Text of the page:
3. An ASP.NET application that displays pages to its users might use a workflow to control the order in which those pages are shown. Doing this can make it easier to change the page flow without changing the pages themselves, as well as cleanly separating the application’s user interface from its controlling logic.
4. WF can make the application faster to build, quicker to change, and easier to customize.
5. The ability to maintain state throughout the workflow’s lifetime. Especially when people are involved, as with the manager in this example, a workflow can take a long time to complete. (What if the manager has left for the day, or is on a two-week vacation?) Building scalable systems also requires a way to deactivate the workflow and store its state persistently, then reactivate it and load that state when the next step can be executed.
6. The purpose of WF is not to be a complete workflow solution for Windows. Instead, the goal is to make it easier for software developers to create workflow-based Windows applications.
7. workflow consists of a group of activities­­­
8. The workflow acts as a container for these activities, providing a way to control their lifecycles and order of execution.
9. WF provides two built-in workflow types: sequential workflows, capable of executing activities in a pre-defined pattern, and state machine workflows, capable of responding to external events as they occur. Both rely on the same runtime environment, and both can use the same custom activities.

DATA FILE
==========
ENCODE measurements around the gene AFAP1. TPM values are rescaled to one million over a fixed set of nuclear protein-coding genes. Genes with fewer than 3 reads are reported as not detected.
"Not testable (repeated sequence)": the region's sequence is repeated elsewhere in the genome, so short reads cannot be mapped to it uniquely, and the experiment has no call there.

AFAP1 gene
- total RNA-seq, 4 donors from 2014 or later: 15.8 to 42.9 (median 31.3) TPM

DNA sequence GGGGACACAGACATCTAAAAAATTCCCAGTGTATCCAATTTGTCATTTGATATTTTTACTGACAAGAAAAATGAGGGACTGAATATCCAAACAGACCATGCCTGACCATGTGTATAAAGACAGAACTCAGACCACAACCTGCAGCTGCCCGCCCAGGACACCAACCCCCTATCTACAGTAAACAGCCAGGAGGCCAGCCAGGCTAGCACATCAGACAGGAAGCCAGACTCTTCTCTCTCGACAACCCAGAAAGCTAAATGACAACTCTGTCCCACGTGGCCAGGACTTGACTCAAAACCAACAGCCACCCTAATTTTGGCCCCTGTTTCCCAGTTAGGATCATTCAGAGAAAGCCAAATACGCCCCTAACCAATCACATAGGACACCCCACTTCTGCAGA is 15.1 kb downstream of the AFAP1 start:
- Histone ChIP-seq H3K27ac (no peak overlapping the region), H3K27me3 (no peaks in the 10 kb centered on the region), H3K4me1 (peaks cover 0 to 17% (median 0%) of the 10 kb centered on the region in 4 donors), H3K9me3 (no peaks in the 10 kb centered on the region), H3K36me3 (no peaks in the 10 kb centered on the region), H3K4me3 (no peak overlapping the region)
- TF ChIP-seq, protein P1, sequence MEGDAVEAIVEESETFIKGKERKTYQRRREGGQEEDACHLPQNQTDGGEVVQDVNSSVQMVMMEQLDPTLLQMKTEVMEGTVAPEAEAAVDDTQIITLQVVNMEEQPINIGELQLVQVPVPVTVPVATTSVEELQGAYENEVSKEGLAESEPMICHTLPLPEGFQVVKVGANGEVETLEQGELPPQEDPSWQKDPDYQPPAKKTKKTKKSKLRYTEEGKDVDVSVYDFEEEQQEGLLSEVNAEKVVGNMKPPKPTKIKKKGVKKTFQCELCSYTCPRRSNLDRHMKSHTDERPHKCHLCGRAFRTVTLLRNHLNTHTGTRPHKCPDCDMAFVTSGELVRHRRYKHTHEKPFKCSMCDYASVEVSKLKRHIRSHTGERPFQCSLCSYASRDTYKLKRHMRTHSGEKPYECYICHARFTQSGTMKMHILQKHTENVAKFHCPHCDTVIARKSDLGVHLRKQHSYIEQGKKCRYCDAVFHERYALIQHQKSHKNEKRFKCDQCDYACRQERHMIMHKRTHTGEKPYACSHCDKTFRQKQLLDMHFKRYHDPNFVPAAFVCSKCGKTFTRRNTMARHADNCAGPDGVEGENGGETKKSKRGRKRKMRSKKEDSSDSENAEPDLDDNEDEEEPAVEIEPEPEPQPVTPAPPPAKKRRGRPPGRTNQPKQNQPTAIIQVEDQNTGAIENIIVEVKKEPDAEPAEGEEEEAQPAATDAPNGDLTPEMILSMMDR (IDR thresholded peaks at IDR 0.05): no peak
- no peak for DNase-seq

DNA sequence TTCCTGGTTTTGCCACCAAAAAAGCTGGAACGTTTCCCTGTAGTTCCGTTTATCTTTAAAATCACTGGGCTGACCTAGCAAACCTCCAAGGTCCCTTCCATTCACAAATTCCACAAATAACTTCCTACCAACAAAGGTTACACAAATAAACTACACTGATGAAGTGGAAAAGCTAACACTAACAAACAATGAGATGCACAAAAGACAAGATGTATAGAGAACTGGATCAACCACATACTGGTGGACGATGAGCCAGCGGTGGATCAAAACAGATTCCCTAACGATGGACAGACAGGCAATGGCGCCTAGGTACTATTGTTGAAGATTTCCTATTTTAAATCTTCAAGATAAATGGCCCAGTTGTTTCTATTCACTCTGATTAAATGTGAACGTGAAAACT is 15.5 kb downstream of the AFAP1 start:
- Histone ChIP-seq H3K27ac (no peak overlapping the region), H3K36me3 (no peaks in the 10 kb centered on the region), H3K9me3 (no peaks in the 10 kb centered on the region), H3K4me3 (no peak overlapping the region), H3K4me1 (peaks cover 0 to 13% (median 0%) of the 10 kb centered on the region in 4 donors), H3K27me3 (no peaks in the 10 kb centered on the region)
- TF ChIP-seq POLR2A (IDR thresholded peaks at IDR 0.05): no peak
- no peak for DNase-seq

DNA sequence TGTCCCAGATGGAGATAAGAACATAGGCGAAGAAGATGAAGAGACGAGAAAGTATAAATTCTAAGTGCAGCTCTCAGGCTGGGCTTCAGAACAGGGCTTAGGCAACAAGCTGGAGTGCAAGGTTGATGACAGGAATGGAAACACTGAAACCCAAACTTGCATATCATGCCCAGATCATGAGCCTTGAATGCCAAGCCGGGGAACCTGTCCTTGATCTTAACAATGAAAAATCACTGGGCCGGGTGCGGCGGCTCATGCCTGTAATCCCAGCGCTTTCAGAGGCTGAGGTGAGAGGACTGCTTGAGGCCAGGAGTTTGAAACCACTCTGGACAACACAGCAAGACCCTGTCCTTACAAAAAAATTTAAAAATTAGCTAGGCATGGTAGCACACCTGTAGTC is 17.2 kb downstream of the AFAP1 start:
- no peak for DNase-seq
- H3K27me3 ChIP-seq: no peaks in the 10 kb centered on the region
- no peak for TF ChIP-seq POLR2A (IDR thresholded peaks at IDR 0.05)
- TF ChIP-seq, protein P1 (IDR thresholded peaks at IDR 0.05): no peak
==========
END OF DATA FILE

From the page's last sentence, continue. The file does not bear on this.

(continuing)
10. Framework 3.5. In this version, it’s straightforward to use WF and WCF together to create workflow-enabled services.
This combination depends on two new WF activities:

Sequence Workflows are Sequence driven workflow
State Machine Workflows are Event Driven workflow(External Events are raised by external user)

UFrame = UpdatePanel + IFRAME

What is UFrame?

UFrame is like an IFRAME that can load and host a page (ASP.NET, PHP or regular html) inside a DIV. However, unlike IFRAME which loads the content inside a frame that has no relation with the main document, UFrame loads the content within the same document. Thus all the Javascripts, CSS on the main document applies to the loaded content. It's just like UpdatePanel with IFRAME's "src" attribute.
The above UFrame are declared like this:

This should get replaced with content from /SomePage/BCD/View

The features of UFrame are:

Load any URL inside a DIV. It can be a php,, jsp or regular HTML page.
Just like IFRAME, you can set "src" property of DIVs and they are converted to UFrames.